Comeback kid: Runner shines on and off track

Comeback kid: Runner shines on and off track

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Sean Ferguson crosses the finish line of the NEC Cross Country Championship. Photo by Bernadette Boyle

By Mary DeMaio

It’s a crisp Friday afternoon in mid-autumn at Sacred Heart University in Fairfield, Conn. The clock reads 4 p.m. The weekend has finally arrived; an opportunity to take it easy. The cross-country team is off from practice, but the faint whispers of heavy breathing can still be heard from the track. The shadow of only one athlete is present.

Even on his off days, 21-year-old senior Sean Ferguson can be found going that extra mile.

It’s that work ethic which has enabled him to come back from what doctors labeled a career-ending injury two years ago, to becoming one of the top Division 1 runners in the nation this year.

At the end of his winter-season sophomore year, the Smithtown native ran at a championship conference meet and suffered detrimental complications to his heel. He had to stop running altogether and was sidelined for a year, causing him to miss one cross-country and two track seasons.

During his layoff, he visited four doctors, some of whom predicted he would never be able to run again. But Ferguson refused to give up. Finally, in October 2014, after receiving seven injections in his hobbled foot and getting lots of rest, the pain started to subside and he began rehabbing.

Sean Ferguson smiles for his Sacred Heart University head shot. Photo by Bernadette Boyle
Sean Ferguson smiles for his Sacred Heart University head shot. Photo by Bernadette Boyle

He spent a year working with athletic trainers, strengthening the muscles in his heel through rigid resistance exercises every day before he was able to start running competitively again.

“Finding the motivation to keep working despite not knowing if I would ever be able to return again was extremely difficult,” Ferguson said.

But thanks to his mental fortitude, Ferguson overcame his injury and is now better than ever. Most recently, on Oct. 31, Ferguson won the Northeast Conference championship 8,000-meter race, beating out 70 runners.

“Sean is determined, focused and is so humble,” said teammate Trevor Guerrera. “He has broken multiple meet records and still is the most down-to-earth person I know.”

Christian Morrison, Ferguson’s cross-country coach at Sacred Heart said, “Sean has progressed tremendously because he is single-minded about being the best runner he can possibly be, and he’s coachable and easy to work with. He’s tough and isn’t afraid to suffer and push himself during a race to run as fast as possible.”

When Ferguson steps on the line, he said he has four goals: to race well, to run fast, to be competitive and, most importantly, to have fun.

“I just really try to take in the moment and enjoy what I’m doing while I’m still able to do it,” he said.

Ferguson said his mental approach is what gives him an edge on other runners. Fixating on time tends to trip up many runners, he said. They are, what he calls, “slaves to the watch.” Ferguson, however, said he pays more attention to how his body is feeling and focusing on putting his best effort forward.

“Running is mostly a mental sport, you can train as well as anyone but if you don’t truly believe you are the best, you won’t be,” said David Wood, Ferguson’s cross-country coach at St. John the Baptist Diocesan High School in West Islip. “By senior year, Sean believed he could run with anyone even if in reality he couldn’t.”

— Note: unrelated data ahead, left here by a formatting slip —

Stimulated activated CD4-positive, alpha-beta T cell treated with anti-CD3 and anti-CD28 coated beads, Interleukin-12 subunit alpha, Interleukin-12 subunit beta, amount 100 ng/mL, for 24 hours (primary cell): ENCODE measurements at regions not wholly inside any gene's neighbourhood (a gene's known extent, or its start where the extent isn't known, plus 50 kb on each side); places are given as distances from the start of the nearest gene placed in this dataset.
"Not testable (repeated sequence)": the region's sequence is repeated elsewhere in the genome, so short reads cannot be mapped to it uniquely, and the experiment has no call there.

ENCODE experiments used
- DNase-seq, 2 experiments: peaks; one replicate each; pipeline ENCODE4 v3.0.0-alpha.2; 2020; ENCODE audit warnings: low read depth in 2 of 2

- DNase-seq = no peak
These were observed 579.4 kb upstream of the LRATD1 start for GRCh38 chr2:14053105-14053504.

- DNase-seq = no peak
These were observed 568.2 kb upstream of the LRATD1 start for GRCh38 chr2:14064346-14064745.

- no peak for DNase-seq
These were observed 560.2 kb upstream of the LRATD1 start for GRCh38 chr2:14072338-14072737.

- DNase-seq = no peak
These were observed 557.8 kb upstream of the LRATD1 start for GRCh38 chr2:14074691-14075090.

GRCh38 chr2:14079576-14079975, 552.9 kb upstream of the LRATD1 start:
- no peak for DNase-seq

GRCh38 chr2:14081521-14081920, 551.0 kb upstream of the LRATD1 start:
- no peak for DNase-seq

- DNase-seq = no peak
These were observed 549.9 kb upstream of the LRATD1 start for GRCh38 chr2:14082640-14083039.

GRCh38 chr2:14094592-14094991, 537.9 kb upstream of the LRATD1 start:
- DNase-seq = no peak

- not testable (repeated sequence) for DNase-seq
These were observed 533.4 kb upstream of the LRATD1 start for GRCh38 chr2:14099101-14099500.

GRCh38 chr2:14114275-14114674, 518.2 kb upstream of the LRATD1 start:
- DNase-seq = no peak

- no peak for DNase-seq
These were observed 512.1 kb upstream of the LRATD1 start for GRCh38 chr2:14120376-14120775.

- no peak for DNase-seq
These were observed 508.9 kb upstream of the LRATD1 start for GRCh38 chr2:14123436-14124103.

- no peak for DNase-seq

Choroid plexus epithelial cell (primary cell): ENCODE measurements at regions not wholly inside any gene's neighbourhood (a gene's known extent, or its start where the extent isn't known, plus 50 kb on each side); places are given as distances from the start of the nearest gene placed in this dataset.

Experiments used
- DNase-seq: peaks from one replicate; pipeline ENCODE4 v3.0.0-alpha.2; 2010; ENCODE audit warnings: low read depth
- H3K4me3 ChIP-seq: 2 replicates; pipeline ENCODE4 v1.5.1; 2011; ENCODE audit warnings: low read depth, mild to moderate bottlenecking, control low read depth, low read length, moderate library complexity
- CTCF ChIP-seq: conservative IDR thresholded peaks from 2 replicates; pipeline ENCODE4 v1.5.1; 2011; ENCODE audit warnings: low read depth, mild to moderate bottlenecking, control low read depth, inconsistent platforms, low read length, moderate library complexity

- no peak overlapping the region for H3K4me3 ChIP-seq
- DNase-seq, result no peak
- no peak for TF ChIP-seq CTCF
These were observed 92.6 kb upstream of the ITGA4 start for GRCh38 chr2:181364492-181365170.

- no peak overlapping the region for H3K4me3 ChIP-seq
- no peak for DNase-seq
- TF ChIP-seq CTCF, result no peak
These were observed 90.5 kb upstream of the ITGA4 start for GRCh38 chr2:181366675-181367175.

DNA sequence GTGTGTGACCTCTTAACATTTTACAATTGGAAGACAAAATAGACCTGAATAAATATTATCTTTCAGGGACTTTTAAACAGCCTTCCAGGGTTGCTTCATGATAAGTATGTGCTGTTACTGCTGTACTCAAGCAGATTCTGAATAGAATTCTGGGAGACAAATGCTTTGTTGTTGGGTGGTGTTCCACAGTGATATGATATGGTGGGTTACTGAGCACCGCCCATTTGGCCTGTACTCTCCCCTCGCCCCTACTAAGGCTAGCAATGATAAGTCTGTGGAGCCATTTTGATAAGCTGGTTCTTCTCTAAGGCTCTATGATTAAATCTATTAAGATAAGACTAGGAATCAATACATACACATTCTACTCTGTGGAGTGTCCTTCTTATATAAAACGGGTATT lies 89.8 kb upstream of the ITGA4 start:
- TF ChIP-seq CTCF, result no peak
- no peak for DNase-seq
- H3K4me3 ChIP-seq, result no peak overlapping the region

What Ferguson has long believed has finally become reality.

At the start of his season on Sept. 5, he defeated 60 runners at the Stony Brook University Invitational en route to a first-place finish. He also set his school’s record for the 6K with a time of 18 minutes, 35 seconds; the previous school record was 18:52. It was the fastest that anyone has ever run on that course.

A week later, at the Rhode Island Invitational, he came in first place out of 100 runners, crushing his school’s 5K record, setting a course record and beating every runner on Providence College, highly ranked in the country. Ferguson finished the race in 14:50; the previous school record was 15:28.

Sean Ferguson rounds a corner. Photo by Bernadette Boyle
Sean Ferguson rounds a corner. Photo by Bernadette Boyle

The wins and records kept piling up. All together during this year’s cross-country season, Ferguson ran six races, won five of them and set four course records. At the New England championship in Boston he was injured during the middle of the race, but he pulled himself together and just focused on finishing, coming in 23rd place.

Unfortunately, Ferguson was not able to run in the trial race to qualify for the National Championships in Louisville, Ky., because he hurt his calf at practice.

But there’s always next season.

Although slated to graduate this May from Sacred Heart, where he’s studying history and maintains a 3.87 GPA during his first six semesters, finishing with a 4.0 in three of them, Ferguson has one year of college athletic eligibility remaining. Due to his heel injury, Ferguson received a medical waiver from the NCAA that allows him to compete if he chooses to enroll in graduate school. His decision to stay at Sacred Heart or go elsewhere is still up in the air.

For now, he’s focused on training for winter track when the season begins Saturday. He’s expected to be a top competitor in both the 3K and 5K races.

“I have high expectations for myself because I got hurt,” said Ferguson. “The cross-country season didn’t end the way I had hoped and that is something I want to rectify.”